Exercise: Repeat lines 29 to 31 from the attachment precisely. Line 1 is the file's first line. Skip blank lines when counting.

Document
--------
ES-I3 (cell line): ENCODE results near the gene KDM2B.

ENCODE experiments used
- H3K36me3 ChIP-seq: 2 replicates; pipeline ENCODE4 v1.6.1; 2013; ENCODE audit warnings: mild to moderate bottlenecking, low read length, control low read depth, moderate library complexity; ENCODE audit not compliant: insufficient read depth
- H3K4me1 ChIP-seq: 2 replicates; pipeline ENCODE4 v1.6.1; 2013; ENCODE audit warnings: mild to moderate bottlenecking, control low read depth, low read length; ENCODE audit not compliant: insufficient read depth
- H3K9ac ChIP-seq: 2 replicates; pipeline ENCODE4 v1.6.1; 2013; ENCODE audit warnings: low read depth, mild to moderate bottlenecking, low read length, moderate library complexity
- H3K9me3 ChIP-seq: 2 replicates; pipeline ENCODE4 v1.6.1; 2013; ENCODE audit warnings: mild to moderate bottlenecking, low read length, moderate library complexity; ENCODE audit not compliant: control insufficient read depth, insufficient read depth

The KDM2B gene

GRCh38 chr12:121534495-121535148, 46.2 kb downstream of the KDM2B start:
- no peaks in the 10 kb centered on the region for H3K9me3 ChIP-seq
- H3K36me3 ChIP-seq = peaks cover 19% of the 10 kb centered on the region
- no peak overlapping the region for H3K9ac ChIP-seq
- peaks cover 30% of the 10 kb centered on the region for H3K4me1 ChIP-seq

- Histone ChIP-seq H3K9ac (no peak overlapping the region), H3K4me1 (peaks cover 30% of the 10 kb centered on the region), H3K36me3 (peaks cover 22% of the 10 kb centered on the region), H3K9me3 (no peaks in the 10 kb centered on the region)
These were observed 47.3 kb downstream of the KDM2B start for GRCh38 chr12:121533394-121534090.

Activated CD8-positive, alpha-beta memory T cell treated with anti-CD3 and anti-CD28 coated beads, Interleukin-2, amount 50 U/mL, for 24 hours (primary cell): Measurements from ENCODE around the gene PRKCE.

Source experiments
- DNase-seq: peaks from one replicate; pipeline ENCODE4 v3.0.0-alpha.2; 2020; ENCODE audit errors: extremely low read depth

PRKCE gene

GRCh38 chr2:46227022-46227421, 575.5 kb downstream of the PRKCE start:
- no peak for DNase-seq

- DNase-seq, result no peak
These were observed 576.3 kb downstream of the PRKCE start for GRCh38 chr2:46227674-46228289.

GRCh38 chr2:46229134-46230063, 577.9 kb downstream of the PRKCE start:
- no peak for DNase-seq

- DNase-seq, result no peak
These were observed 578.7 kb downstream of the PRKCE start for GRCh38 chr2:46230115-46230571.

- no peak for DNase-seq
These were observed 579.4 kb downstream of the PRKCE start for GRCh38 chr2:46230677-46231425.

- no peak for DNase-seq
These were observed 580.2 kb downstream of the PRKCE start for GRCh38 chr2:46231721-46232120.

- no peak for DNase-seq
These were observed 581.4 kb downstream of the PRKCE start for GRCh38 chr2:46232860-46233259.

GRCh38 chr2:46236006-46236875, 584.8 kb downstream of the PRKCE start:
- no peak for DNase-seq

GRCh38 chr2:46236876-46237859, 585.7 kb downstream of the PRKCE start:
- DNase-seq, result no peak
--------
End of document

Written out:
- no peak for DNase-seq
These were observed 580.2 kb downstream of the PRKCE start for GRCh38 chr2:46231721-46232120.

- no peak for DNase-seq